Synopsis: Hanna (played by Academy Award nominee Saoirse Ronan of Atonement, also directed by Joe Wright) is 16 years old. She is bright, inquisitive, and a devoted daughter. Uniquely, she has the strength, the stamina, and the smarts of a soldier; these come from being raised by her widowed father Erik (Eric Bana), an ex-CIA man, in the wilds of North Finland. Erik has taught Hanna to hunt, put her through extreme self-defense workouts, and home-schooled her with only an encyclopedia and a book of fairy tales. Hanna has been living a life unlike any other teenager; her upbringing and training have been one and the same, all geared to making her the perfect assassin. But out in the world there is unfinished business for Hanna’s family, and it is with a combination of pride and apprehension that Erik realizes his daughter can no longer be held back.
Release Date: April 8, 2011 MPAA Rating: PG-13
Genre(s): Action, Thriller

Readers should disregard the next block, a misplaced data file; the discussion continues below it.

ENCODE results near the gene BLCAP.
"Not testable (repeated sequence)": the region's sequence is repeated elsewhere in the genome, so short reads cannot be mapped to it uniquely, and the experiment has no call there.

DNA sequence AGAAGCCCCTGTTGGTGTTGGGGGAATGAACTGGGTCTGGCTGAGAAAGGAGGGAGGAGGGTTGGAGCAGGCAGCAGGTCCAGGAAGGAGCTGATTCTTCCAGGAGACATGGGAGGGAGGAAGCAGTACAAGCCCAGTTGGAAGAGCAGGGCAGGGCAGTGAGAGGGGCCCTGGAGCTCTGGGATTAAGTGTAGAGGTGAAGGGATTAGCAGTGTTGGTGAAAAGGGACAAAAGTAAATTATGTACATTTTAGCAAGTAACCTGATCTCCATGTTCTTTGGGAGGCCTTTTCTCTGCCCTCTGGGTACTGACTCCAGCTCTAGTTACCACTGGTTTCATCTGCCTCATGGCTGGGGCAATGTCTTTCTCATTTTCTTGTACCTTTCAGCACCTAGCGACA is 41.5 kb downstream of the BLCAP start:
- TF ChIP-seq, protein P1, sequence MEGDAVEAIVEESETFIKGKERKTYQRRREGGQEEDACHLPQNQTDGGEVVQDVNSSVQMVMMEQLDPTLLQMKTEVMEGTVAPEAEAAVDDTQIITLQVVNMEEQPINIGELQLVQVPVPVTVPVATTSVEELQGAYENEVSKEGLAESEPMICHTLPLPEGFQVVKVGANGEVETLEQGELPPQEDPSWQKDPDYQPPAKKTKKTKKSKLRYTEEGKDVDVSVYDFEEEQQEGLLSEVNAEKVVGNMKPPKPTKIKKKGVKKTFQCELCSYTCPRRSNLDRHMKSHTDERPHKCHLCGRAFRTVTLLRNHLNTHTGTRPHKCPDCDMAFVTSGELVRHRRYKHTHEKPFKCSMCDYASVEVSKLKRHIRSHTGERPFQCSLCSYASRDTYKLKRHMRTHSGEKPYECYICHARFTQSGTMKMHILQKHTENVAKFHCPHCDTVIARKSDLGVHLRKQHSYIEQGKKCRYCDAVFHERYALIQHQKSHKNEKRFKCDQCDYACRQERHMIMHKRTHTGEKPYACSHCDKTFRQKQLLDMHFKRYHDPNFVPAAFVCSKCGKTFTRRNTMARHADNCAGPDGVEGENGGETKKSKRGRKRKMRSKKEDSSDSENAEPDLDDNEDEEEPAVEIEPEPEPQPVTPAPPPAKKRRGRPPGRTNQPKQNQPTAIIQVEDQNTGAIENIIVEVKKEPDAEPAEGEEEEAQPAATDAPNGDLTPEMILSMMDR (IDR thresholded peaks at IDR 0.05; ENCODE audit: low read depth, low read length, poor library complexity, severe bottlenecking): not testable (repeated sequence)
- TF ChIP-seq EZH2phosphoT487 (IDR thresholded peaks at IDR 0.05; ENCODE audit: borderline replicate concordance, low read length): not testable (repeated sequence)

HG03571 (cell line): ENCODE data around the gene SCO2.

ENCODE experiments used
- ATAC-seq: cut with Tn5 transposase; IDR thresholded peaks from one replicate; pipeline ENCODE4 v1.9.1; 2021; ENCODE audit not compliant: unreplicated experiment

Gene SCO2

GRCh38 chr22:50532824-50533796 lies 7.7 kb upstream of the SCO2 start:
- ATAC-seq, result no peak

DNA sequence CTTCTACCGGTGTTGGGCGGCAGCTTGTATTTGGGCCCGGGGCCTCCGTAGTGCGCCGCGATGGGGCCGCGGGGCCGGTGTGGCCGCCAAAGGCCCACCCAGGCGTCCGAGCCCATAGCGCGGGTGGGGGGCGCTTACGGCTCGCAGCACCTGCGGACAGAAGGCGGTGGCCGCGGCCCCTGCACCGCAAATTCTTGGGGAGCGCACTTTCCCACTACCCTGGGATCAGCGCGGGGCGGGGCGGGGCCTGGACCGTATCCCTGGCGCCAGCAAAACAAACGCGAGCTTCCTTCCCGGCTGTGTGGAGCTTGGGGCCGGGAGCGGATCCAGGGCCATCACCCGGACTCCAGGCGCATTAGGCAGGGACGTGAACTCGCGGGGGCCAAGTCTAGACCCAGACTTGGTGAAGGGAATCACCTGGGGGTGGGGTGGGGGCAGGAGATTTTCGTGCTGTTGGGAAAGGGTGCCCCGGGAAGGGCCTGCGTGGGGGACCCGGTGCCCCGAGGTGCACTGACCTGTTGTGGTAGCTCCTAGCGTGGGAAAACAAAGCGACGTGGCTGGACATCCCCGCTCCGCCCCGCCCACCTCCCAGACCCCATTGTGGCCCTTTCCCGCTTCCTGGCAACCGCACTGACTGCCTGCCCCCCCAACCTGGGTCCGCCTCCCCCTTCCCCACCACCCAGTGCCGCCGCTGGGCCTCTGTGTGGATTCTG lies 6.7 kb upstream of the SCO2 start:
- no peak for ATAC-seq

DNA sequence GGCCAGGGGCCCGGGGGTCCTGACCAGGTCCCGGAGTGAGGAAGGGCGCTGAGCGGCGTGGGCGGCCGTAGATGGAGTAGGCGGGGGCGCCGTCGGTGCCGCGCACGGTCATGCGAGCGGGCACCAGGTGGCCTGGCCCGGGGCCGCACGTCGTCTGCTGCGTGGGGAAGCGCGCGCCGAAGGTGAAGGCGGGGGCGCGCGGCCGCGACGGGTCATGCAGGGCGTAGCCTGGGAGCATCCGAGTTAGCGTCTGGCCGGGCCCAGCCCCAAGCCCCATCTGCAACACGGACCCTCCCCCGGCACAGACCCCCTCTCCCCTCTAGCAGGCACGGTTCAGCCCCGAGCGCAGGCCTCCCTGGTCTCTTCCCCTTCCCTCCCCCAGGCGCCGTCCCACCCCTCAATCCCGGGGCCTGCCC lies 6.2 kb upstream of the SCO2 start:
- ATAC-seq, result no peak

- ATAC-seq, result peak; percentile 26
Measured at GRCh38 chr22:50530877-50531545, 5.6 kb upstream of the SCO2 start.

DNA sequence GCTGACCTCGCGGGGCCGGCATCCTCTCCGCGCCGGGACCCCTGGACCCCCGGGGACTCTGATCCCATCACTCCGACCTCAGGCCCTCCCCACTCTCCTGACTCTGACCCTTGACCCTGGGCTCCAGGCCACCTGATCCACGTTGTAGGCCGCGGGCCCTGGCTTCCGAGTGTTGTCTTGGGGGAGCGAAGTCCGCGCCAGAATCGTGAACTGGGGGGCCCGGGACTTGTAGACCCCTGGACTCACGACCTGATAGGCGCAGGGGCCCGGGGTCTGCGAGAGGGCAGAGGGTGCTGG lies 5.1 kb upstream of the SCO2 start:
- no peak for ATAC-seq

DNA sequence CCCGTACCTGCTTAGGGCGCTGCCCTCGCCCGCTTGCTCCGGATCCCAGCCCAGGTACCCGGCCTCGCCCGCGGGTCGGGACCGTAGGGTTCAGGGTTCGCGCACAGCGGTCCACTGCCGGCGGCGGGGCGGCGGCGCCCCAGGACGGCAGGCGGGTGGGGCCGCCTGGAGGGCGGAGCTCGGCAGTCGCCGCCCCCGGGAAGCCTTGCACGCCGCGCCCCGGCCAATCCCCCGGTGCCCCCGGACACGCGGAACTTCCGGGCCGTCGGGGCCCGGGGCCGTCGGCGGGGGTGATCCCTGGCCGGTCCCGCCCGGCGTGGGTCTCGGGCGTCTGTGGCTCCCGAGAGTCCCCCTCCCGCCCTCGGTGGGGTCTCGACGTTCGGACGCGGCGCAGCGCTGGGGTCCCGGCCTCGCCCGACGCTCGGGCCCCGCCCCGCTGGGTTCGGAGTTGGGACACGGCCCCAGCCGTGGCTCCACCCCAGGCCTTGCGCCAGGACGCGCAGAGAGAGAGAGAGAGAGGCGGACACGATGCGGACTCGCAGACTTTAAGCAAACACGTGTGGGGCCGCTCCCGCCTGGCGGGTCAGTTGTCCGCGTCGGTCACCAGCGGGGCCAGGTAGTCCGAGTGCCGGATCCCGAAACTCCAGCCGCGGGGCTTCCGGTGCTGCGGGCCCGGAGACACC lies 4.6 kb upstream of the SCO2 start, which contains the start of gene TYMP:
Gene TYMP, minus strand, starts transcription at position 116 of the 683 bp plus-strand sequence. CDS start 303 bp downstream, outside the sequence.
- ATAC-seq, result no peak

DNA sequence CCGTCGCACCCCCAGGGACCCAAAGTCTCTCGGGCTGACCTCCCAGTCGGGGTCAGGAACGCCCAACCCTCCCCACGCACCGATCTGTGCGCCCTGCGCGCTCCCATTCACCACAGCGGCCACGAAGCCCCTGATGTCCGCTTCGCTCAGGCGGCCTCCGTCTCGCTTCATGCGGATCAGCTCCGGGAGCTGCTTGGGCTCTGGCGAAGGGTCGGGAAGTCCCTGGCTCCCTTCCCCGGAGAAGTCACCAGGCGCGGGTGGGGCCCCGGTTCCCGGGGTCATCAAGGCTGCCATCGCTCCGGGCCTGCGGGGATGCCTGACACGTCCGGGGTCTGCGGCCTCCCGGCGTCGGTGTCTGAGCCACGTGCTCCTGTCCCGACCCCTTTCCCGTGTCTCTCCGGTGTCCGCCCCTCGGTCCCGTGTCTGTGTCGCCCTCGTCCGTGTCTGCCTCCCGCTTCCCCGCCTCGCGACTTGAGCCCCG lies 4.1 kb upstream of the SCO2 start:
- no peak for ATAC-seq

Carrying the heavy load of having the title be your name, the character Hanna (Saoirse Ronan) has a great deal of pressure attached to her in particular. With an eerie, yet extremely intriguing and innocent performance by Ronan as Hanna, she becomes a character that is fascinating to watch on screen and worthy of sharing the title. A girl of 16, she has been raised in the snow drenched icy forest 60 miles below the arctic circle. Her only companion has been her father, Erik (Eric Bana). A man who has taught her the necessities of life, like how to hunt for and prepare dinner, but also to defend herself. Her training is not the average protect yourself from a would-be attacker in the dark of night; Hanna has been trained to kill. She is beyond her years in skill and incredibly versed in the methods of taking life. The first introduction to her character is when she is hunting in the woods. Cloaked in furs for warmth she hides behind a tree as she stalks her prey. Her hair is wild, the look in her eyes intent on success as she draws her bow and aims for the animal. The chase begins through the forest and onto an icy plain; the animal collapses in pain, its life slowly dissolving away. Hanna looks over the animal and says, “I just missed your heart,” and then finishes the job. Hanna is not your average 16 year-old girl, nor has she been raised to be normal; her entire life has been leading up to the point when she is “ready”. Ready to take on the woman she has been bred to hate, and kill, Marissa (Cate Blanchett). One flick of a switch sends the signal to the government headquarters where Marissa works, and within hours a team is sent to find Erik–unbeknownst to them they are about to meet Hanna instead, and it is her that Marissa wants. There is a dark secret behind the origin of Hanna’a birth and only Marissa and Erik know the truth; a truth that must be kept secret at all costs.